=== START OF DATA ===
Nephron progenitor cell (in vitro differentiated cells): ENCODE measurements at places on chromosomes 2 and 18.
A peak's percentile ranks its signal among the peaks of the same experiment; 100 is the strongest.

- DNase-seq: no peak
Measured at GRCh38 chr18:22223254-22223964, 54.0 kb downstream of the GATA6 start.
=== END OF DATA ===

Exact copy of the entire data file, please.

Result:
Nephron progenitor cell (in vitro differentiated cells): ENCODE measurements at places on chromosomes 2 and 18.
A peak's percentile ranks its signal among the peaks of the same experiment; 100 is the strongest.

- DNase-seq: no peak
Measured at GRCh38 chr18:22223254-22223964, 54.0 kb downstream of the GATA6 start.